(rollovers), 110.6 (capital gains exemption), 112 (tax free inter-corporate dividends), 74.5 (attribution) and ss. 84(3) (deemed dividends).

Judge Bowman assumed that there ‘were’ avoidance transactions.  He then dealt with them on an individual basis to decide whether the avoidance transactions were ‘abusive’.  His final decision was that provisions of the Income Tax Act operated as intended and there could not be any abuse.

However, he was not of the same opinion with the LIPSON Family who lost in Lipson v. The Queen, 2006 TCC 148 

Mr Lipson owned a profitable business and:

The Lipsons contracted to buy a home in Forest Hills in Toronto
     1. Mrs Lipson took out a demand loan to buy share in the family business from her husband.
     2. The shares were transferred to Mrs Lipson as a section 73(1)  rollover
     3. Mr Lipson used the funds to buy the house
     4. They “both” took out a mortgage on the house to repay the demand loan
 Judge Bowman used the Section 245 GAAR provisions to rule that the Lipson family was guilty of Gross Abuse of the Tax system.  Perhaps, if they had a business reason for the loan or had not used the Section 73(1) tax free rollover, he would have found in their favour as he did with the EVANS 2005 DTC 1762 case.  In the LIPSON case the wife’s borrowing did not put income in her hands and it was unclear what the 'business' reason was for the transaction.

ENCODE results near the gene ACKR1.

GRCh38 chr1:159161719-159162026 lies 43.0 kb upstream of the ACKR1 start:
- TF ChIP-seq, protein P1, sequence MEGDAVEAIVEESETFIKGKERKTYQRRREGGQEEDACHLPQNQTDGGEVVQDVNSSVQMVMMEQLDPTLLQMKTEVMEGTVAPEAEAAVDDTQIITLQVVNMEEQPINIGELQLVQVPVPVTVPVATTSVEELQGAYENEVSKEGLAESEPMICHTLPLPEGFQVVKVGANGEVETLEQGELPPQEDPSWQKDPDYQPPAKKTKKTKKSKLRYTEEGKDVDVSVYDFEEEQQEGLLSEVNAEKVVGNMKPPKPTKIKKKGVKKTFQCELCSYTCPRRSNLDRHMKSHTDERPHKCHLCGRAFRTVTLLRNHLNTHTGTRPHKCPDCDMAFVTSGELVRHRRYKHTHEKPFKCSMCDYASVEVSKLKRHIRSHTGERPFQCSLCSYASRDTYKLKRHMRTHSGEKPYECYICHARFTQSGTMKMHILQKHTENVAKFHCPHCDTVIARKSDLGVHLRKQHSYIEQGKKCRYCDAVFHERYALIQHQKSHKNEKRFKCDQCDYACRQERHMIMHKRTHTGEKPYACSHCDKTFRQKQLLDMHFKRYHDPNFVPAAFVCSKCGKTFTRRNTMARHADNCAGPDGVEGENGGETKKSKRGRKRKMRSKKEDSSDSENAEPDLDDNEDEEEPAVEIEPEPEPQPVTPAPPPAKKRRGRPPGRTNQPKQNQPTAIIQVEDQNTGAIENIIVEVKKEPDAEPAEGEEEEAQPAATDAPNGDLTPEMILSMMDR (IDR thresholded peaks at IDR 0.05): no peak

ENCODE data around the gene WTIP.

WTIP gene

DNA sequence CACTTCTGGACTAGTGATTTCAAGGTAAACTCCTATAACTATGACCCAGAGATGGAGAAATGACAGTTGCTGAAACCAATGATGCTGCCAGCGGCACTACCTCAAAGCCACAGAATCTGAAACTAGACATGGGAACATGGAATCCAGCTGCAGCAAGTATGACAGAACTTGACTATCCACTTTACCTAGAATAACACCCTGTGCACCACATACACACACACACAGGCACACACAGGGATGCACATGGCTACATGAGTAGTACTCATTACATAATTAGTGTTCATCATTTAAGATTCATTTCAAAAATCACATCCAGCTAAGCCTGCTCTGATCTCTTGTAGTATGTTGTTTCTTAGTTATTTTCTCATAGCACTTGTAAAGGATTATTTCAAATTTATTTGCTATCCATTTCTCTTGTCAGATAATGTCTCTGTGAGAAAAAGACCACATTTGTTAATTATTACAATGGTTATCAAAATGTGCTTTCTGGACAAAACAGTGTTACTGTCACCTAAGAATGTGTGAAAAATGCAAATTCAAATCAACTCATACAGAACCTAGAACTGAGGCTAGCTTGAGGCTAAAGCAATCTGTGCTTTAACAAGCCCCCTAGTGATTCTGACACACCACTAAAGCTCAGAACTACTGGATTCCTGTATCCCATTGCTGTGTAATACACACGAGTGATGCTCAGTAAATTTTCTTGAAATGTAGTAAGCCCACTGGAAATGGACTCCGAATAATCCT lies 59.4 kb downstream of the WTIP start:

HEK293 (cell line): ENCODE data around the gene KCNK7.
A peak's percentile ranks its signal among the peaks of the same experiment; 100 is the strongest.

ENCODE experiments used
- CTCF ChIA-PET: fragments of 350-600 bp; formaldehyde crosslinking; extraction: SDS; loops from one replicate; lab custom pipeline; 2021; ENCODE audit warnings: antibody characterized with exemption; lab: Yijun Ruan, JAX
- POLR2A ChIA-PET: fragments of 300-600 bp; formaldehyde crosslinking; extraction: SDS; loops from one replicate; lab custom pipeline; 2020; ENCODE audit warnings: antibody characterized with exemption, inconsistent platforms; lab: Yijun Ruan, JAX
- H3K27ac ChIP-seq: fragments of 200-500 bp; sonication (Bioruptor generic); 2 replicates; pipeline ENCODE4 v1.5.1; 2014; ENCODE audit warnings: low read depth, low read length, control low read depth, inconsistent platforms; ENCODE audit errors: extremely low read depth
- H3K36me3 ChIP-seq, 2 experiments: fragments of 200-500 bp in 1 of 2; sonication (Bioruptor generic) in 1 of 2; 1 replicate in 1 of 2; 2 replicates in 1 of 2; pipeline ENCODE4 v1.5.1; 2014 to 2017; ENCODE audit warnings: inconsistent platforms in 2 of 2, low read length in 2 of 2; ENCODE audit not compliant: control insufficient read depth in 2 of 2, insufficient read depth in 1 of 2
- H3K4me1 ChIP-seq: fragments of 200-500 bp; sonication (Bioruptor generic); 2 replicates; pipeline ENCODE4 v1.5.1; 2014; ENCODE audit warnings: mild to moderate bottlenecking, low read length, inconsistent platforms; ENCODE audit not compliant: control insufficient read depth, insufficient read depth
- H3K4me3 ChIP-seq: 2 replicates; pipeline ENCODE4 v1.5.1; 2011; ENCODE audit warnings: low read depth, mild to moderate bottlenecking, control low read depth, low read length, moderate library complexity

Note that in Jan 2009, the Supreme Court of CANADA upheld the LIPSON Case and ruled against the Lipson family BUT, they left expenses damming and the methods in my Nov 2001 newsletter as valid and business reasons as I read the case.

The following was an excel spreadsheet that was presented and you might be able to figure it out.

      by david Ingram - -    
    (604) 980-0321   
     $  100,000.00     3
    Let's pretend that you are paying 6%   
    0.06     times    6000.00    4
    How much do you have to earn to pay    
    6000.00    6
         At a     0.3    marginal tax rate   
    you would need     8571.43    7
    you would pay tax of   
    2571.43    8
    To Have enough to pay the interest of   
    6000.00    9
     $  300,000.00     11
    Let's pretend that you are paying 6%   
    0.06     times    18000.00    12
    How much do you have to earn to pay    
    18000.00    14
         At a     0.35    marginal tax rate   
    you would need     27692.31    15
    you would pay tax of   
    9692.31    16
    To Have enough to pay the interest of   
    18000.00    17
     $  600,000.00     19